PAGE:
Did you know that each month has a traditional Catholic devotion? This year, let’s focus on each devotion month-by-month to grow in our faith and traditions! Make yourself notes, write it on your calendar, and pray a specific prayer each day of the month to remember. You could use a prayer already associated with the devotion or pray a personal one.
One of the four Marian Dogmas is the Immaculate Conception which is also this month’s devotion. (Some also dedicate it to the Divine Infancy, which is equally appropriate.) You can learn more about the Immaculate Conception here. It is a title used to describe St. Mary, among the many others we use as Catholics to honor and respect Our Lord and Savior’s Mother. Remember, this refers to St. Mary’s conception, in which she was saved before she was born to prepare her for her unique role.
Among many feasts, memorials, and reasons to celebrate throughout Advent and Christmas season, this month is full of famous feasts: St. Nicholas on December 6th, St. Lucy on the 13th, Our Lady of Guadalupe on the 12th, St. Juan Diego on the 9th, and, most obviously, the Nativity of the Lord Jesus Christ (Christmas!) on December 25.
We celebrate the Solemnity of the Immaculate Conception on December 8th. The Holy Innocents, those innocent young lives lost in effort for the secular king to stop Our Lord from being born, are remembered on December 28th.
During these celebrations with family, I hope you are filled with peace, joy, and love—what the candles on your Advent wreath represent. While we reflect on birth, conception, family, and saints who certainly stand up for love even if it meant losing their lives, please remember those we lose every day to abortion, suicide, and other instances that unnaturally end another’s life.
I don’t mean to dampen the festivities! What I mean is to think of how to help end the unnecessary loss of life. Let’s think of the Baby Jesus, cradled in St. Mary’s arms, and let’s not stray from gently guiding parents to healthy and empowering options for unexpected children. Let’s not look at young or old pregnant women who may or may not be married as if they are to blame for anything. Instead, let’s look at them with unconditional love, send them kind words, and pray for them and their child.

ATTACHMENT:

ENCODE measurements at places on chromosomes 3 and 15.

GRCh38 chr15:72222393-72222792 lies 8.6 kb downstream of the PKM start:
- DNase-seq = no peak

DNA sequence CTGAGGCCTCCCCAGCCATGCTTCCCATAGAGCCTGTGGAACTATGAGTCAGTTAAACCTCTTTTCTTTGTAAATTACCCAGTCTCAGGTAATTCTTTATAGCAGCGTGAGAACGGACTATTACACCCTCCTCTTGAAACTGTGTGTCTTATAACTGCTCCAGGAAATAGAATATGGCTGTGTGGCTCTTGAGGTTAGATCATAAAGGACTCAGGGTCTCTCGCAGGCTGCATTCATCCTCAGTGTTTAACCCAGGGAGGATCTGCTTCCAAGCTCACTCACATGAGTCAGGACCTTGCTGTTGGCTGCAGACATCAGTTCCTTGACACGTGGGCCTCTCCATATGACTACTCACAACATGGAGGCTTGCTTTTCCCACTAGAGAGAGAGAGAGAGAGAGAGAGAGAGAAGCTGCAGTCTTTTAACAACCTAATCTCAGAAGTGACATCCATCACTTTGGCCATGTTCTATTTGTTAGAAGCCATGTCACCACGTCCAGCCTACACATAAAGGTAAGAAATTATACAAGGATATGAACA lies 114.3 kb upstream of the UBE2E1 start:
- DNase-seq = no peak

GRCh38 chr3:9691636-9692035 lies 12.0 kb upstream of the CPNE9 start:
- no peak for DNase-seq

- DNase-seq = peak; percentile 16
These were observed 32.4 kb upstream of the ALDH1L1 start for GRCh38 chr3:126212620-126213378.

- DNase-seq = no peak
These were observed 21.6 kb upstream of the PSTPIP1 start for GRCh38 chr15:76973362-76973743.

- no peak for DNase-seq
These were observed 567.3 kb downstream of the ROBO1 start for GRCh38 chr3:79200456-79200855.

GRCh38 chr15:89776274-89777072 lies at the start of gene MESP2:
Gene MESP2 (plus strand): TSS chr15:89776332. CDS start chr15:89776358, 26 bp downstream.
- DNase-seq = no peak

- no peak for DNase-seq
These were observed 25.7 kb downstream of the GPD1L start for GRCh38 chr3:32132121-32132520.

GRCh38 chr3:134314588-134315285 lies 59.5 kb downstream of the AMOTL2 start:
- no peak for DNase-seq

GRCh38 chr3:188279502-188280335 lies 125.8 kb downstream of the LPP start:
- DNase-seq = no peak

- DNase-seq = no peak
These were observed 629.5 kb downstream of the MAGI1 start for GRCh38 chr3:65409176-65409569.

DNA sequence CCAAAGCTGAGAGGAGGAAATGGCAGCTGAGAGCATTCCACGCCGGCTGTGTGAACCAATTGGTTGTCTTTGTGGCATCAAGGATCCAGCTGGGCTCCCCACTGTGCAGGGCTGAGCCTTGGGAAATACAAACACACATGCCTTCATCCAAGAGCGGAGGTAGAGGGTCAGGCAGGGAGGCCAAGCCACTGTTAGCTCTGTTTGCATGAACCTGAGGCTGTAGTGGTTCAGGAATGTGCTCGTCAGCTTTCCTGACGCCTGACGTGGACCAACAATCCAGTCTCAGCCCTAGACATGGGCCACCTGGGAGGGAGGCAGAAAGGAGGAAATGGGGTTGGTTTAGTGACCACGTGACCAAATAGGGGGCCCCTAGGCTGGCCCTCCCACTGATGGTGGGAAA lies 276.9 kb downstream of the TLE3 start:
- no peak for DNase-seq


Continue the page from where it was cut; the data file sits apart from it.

Let’s follow the example of the Holy Family. St. Joseph had a choice to ignore St. Mary’s pregnancy and marry her anyway or to do what was normal and reveal her to the community to be stoned. Before the angel revealed God’s plan to him, St. Joseph already chose to silently leave St. Mary. We know that after the angel spoke to him, he accepted St. Mary in marriage and the rest of his life, he taught and loved their little family. Pray for fathers to emulate St. Joseph with stark bravery and humble acceptance of life.
Let’s never treat motherhood or fatherhood like it’s a sin, no matter the circumstances. Parenthood is a gift. Life is a gift. This is what we should celebrate this season—this life and the life in eternity we can now achieve through our Lord and Savior Jesus Christ.
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1. What will you do this Advent to wait and prepare yourself for the Lord’s coming?
2. How do you celebrate all twelve days of Christmas?
3. What are you Catholic resolutions for the New Year?
4. What title of St. Mary do you commonly refer to her using and why?
5. What is your birth story? The story of all your children’s arrivals?
6. What will you do to assure that every person has the right to life from conception to natural death?
7. Is there someone in your family, who may have had an unexpected pregnancy or even an abortion, whom you owe an apology to for acting uncharitably? Perhaps someone with different beliefs with whom you can make amends this season?
Commit to an effort to help everyone be respected from conception to natural death, and celebrate all twelve day of Christmas https://catholic-link.org/celebrate-all-twelve-days-of-christmas/ . These are two challenges that are opportunities to change lives as well as inspire some creativity.